The over-sexualization of comics

By Sofia Rojas, 10th Grade

Sexualization and obscene portrayal of female animated characters appear to rise. Female characters in comics have had a strong protagonism in literary pieces since the 1980s, but as their presence grows, so does their lack of clothing.

Since its inception in 1938, comic books have shaped American pop culture in their natural form. Wonder Woman debuted in 1941, representing a new “strong” but over-sexualized female heroine. She captivated the public right away—with a thin waist, long hair, and dramatic features, she was destined to become the new sensation. These characters, like the heroines of the 1960s, had the ultimate goal of appealing to the young male reader. Sheena, like Wonder Woman, embodied the male sexual fantasy. She was depicted in comic books wearing short leopard dresses, with long blond hair and disproportionatelylarge breasts. Following her inclusion, many female readers demanded that the character be improved. But writers quickly disregarded these claims after the male demographic demanded that Sheena kept her “sexiness”. 

Art in comics is over-sexualized and seems to impose this unnecessary sexualization on only female characters. In an image created for the promotional propulsion of “Blackest Night,” there are five fully dressed male characters in comparison with two female characters only covering their private parts. Furthermore, male readers have accustomed themselves to this type of stereotypical imagery. Most male readers were upset that the female characters of Mortal Kombat had lost their “sex appeal” or the fact that the new Tomb Raider adaptation was a disappointment because actor Lara Croft “isn’t curvy enough anymore”. A study of graphic novels conducted by Bowling State University alumni Jessica H. Zeller found that only 6% of all male characters were depicted nude or in compromising positions. This number is nothing compared to the 38% of female characters illustrated as unclothed or in exposed positions. These statistics clearly make sense when male creators outnumbered female comic creators in a 9 to 1 ratio.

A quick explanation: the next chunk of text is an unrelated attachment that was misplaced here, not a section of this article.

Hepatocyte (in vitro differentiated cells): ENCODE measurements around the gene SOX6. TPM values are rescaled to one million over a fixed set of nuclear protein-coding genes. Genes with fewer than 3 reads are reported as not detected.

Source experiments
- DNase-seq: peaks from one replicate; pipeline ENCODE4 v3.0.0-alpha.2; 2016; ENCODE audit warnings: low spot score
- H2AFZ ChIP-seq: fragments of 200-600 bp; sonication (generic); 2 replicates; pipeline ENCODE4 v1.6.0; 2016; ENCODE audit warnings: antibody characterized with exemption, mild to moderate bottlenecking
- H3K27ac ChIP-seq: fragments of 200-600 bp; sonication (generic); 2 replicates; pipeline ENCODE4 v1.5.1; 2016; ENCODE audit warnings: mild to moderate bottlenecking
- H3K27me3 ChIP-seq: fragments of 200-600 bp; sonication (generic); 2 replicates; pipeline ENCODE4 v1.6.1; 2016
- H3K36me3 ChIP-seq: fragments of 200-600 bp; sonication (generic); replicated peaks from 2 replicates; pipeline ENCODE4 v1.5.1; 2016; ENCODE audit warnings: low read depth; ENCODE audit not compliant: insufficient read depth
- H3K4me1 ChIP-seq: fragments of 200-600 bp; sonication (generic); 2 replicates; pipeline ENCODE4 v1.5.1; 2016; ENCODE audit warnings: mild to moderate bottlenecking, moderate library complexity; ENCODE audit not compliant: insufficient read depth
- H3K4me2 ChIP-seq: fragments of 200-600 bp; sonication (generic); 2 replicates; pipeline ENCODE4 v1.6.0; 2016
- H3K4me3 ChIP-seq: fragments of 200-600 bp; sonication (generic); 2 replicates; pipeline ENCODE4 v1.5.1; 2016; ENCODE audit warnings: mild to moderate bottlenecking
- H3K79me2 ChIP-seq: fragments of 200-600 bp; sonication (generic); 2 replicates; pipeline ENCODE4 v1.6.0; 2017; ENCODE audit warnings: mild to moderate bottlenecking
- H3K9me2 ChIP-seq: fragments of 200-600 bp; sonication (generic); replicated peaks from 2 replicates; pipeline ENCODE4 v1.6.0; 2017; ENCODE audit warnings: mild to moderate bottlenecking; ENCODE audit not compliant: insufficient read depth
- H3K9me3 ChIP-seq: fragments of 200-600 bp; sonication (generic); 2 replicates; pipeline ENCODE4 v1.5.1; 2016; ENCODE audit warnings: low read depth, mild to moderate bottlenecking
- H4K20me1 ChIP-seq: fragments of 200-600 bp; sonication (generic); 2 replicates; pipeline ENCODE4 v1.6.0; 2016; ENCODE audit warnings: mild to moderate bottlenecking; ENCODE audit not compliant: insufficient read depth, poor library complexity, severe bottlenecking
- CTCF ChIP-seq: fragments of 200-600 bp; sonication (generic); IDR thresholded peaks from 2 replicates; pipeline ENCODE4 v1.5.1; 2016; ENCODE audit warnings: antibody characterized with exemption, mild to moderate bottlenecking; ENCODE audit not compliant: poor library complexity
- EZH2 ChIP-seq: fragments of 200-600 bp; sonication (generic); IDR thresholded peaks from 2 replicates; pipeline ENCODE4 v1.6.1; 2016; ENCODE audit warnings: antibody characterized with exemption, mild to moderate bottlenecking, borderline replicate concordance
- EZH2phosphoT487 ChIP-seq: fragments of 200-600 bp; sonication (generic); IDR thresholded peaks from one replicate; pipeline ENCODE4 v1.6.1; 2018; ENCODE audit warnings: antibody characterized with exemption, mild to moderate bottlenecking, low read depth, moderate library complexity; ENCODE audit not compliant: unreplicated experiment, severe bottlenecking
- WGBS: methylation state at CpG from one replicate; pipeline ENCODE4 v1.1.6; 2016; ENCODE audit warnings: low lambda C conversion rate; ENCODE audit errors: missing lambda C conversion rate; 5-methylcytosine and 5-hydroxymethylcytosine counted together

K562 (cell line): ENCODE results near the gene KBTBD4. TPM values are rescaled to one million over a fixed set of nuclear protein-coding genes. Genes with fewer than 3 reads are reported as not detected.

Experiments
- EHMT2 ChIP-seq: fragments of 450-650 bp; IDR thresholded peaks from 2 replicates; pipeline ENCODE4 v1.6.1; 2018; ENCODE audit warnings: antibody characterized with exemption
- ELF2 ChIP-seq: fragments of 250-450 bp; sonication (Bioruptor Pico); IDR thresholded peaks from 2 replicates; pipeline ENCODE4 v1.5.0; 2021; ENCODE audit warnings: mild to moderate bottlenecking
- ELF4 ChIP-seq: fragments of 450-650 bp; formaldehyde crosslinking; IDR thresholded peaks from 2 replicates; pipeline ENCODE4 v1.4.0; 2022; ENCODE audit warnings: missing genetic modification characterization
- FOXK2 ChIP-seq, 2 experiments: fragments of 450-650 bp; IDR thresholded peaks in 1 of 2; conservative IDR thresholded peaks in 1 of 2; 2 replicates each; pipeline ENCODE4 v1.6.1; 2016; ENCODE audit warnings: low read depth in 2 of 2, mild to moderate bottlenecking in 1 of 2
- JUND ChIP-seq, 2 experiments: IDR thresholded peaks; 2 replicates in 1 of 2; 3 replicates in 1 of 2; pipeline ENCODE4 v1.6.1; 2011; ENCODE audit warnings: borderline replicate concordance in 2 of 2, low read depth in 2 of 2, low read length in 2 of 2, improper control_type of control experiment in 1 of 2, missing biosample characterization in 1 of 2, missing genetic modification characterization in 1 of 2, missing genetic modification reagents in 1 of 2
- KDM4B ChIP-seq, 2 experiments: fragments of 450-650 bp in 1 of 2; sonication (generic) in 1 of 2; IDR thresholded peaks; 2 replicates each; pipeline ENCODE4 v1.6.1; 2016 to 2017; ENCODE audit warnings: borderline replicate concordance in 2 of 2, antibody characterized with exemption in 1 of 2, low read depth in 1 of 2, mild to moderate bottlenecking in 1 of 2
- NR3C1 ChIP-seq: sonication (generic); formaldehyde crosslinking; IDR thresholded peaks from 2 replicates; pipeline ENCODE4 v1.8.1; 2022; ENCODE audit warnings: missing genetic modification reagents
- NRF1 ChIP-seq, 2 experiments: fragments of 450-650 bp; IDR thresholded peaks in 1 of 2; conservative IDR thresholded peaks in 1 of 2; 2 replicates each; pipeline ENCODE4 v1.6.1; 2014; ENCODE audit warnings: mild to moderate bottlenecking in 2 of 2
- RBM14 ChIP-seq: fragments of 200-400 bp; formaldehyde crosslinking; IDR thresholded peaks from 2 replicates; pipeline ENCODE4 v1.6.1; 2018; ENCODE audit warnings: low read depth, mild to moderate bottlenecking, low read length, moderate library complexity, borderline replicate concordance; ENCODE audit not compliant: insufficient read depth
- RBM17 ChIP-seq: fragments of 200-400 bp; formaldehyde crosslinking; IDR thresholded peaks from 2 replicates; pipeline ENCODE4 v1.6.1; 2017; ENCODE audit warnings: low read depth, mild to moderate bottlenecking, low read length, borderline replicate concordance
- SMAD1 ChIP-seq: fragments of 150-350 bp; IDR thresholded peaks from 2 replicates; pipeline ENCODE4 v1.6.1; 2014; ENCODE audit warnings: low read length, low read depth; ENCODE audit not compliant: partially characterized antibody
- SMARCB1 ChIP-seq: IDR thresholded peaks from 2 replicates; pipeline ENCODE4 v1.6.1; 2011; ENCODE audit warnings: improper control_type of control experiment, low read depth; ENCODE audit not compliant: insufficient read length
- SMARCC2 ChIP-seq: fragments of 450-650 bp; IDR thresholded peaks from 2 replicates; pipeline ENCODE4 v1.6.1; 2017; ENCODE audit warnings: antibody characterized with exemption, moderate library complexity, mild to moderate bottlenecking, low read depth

Nevertheless, the illustration of over-sexualized women is severely affecting female demographics. Hypersexuality in female models is attributed to the influence of the mental, social, and physical well-being of female consumers. The same is supported by UNICEF which states that “Consequences of hyper-sexualization for girls and women include anxiety about appearance, feelings of shame, eating disorders, lower self-esteem, and depression.” Sexualization and objectification of a female body completely undermine the self-esteem of an individual. The American Psychological Association links hypersexuality in the media with problems like eating disorders, depression, anxiety, low self-esteem, and body dysmorphia. 

To conclude, we can see how sexualization is a harmful phenomenon for young girls and teens. The objectification of a female persona only continues to undermine the efforts of visibility we have conducted as a community. In the 21st century, it is important to try to change these issues that influence every single one of us overall. 


Sexualization of Girls is Linked to Common Mental Health Problems in Girls and Women–Eating Disorders, Low Self-Esteem, and Depression; An APA Task Force Reports. (2007b, February 19).

Atl, V. (2019, August 8). Read Hypersexualization and the Paradox of Female Superheroes. VOX ATL.

Not Even Past: Social Vulnerability and the Legacy of Redlining. (n.d.).

Brothers, D. (2012, February 16). Art and Superheroines: When Over-Sexualization Kills the Story [Sex]. ComicsAlliance.

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